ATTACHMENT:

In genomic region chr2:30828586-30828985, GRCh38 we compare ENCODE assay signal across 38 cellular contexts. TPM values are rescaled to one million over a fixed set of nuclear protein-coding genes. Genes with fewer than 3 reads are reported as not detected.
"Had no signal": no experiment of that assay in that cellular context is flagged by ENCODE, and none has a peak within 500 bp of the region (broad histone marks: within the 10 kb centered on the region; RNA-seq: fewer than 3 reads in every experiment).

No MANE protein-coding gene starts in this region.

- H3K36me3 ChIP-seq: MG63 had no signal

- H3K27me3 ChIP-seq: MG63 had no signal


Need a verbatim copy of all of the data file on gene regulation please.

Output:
In genomic region chr2:30828586-30828985, GRCh38 we compare ENCODE assay signal across 38 cellular contexts. TPM values are rescaled to one million over a fixed set of nuclear protein-coding genes. Genes with fewer than 3 reads are reported as not detected.
"Had no signal": no experiment of that assay in that cellular context is flagged by ENCODE, and none has a peak within 500 bp of the region (broad histone marks: within the 10 kb centered on the region; RNA-seq: fewer than 3 reads in every experiment).

No MANE protein-coding gene starts in this region.

- H3K36me3 ChIP-seq: MG63 had no signal

- H3K27me3 ChIP-seq: MG63 had no signal